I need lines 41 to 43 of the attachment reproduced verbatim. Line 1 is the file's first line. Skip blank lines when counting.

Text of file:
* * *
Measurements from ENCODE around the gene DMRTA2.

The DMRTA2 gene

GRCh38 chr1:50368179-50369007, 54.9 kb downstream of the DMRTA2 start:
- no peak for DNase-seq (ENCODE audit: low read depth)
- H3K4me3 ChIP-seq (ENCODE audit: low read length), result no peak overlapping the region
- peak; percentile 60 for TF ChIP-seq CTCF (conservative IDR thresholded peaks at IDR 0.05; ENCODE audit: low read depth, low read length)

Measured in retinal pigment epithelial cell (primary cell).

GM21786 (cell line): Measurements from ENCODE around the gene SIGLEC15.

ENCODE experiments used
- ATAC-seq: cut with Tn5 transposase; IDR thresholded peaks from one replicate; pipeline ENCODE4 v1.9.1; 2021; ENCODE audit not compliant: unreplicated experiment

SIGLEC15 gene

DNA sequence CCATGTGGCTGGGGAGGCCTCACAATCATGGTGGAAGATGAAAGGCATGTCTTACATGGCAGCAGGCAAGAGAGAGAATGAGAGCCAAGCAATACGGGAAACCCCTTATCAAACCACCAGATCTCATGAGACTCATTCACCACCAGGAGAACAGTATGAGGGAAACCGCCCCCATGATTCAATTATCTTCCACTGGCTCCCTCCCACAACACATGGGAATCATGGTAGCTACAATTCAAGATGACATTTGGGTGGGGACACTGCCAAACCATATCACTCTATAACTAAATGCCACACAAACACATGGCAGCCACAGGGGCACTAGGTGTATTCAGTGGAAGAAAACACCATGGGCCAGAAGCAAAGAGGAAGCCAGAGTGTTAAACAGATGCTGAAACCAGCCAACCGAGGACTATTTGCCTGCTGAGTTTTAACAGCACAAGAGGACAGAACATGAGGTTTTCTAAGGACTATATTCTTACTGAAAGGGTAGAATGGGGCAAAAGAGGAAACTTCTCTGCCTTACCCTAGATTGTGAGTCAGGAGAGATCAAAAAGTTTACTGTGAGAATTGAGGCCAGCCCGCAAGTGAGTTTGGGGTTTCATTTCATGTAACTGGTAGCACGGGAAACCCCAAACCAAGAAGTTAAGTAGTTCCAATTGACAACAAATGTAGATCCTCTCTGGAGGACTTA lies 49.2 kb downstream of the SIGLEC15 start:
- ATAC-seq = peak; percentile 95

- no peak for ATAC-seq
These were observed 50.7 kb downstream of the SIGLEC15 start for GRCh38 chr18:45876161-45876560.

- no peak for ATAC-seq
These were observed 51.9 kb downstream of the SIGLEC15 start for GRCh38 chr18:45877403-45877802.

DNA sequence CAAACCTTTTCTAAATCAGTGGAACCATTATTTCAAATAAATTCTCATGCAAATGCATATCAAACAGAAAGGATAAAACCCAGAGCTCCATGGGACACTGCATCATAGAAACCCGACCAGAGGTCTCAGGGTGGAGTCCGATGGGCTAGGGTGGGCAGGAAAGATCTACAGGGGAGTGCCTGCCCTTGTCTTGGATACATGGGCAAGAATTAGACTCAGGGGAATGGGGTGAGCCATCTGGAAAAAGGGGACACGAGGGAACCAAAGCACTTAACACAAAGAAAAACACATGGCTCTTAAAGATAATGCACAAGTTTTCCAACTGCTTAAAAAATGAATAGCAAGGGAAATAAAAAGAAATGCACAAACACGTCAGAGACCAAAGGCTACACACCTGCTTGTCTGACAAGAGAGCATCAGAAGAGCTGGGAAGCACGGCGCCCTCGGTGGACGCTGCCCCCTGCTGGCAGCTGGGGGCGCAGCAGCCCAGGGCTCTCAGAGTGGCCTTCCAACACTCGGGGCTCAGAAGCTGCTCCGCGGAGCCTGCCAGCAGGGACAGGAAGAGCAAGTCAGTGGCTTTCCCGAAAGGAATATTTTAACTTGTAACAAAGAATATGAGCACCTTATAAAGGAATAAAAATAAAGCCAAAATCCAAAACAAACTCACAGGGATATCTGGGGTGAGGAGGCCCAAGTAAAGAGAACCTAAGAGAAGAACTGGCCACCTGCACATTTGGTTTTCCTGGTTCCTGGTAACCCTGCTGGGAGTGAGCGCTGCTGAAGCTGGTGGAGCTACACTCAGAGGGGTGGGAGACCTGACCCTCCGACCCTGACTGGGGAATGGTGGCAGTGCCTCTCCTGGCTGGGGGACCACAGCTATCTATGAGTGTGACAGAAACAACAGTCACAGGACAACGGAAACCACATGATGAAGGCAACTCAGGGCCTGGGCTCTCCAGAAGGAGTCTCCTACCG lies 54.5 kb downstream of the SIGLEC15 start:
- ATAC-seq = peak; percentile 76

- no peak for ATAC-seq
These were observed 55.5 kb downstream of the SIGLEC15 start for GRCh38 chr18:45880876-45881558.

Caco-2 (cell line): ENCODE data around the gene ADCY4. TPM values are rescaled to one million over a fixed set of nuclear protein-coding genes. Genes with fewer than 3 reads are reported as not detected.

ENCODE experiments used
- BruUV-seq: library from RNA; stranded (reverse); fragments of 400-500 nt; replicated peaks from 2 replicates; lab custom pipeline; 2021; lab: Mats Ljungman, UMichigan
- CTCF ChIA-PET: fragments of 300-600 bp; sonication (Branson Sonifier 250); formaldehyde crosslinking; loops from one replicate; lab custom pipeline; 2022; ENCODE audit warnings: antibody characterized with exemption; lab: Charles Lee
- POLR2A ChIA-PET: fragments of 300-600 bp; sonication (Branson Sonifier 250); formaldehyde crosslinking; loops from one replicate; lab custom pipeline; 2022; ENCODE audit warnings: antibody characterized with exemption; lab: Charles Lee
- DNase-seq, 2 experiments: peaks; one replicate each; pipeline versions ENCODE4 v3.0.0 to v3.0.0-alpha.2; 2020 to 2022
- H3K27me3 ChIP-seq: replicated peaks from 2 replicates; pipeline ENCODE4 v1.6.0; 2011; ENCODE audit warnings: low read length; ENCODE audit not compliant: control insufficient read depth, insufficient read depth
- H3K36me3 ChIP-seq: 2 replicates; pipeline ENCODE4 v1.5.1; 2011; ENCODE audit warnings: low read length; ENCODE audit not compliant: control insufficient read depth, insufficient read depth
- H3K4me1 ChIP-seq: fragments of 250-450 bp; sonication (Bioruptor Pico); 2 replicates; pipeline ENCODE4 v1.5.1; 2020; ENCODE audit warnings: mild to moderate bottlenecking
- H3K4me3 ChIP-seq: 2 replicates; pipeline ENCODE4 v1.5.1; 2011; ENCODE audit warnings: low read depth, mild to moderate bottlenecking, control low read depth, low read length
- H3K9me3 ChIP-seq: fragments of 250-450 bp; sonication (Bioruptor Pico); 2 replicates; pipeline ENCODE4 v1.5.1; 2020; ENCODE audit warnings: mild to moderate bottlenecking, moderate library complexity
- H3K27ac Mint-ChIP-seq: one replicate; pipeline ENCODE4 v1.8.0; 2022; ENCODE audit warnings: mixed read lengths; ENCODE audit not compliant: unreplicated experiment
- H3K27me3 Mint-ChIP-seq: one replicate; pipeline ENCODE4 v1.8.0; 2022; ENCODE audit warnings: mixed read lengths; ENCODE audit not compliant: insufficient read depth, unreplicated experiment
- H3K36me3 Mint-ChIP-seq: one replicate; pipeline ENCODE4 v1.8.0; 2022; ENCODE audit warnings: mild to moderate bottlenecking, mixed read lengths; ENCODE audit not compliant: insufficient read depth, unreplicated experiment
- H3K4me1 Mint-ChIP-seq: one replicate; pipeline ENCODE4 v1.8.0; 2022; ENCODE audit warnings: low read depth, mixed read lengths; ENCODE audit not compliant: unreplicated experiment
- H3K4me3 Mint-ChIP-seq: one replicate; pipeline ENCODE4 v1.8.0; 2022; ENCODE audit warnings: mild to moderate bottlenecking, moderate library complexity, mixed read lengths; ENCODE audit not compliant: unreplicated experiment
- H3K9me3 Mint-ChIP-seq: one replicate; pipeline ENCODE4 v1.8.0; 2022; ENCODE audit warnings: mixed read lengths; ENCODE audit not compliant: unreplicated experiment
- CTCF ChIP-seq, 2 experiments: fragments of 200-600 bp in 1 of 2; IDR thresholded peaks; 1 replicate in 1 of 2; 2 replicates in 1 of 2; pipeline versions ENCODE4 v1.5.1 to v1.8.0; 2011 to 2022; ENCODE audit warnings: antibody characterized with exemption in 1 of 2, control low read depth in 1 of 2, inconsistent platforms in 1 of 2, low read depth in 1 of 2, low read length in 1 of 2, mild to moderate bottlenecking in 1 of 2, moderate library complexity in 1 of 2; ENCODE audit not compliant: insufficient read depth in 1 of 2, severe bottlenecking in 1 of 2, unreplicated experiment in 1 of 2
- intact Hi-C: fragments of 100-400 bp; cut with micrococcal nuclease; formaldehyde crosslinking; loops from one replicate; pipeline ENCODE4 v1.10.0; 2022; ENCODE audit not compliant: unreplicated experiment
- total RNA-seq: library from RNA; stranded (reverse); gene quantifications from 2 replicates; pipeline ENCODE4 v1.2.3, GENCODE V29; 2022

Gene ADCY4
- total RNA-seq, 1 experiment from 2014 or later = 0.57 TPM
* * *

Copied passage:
- total RNA-seq: library from RNA; stranded (reverse); gene quantifications from 2 replicates; pipeline ENCODE4 v1.2.3, GENCODE V29; 2022

Gene ADCY4
- total RNA-seq, 1 experiment from 2014 or later = 0.57 TPM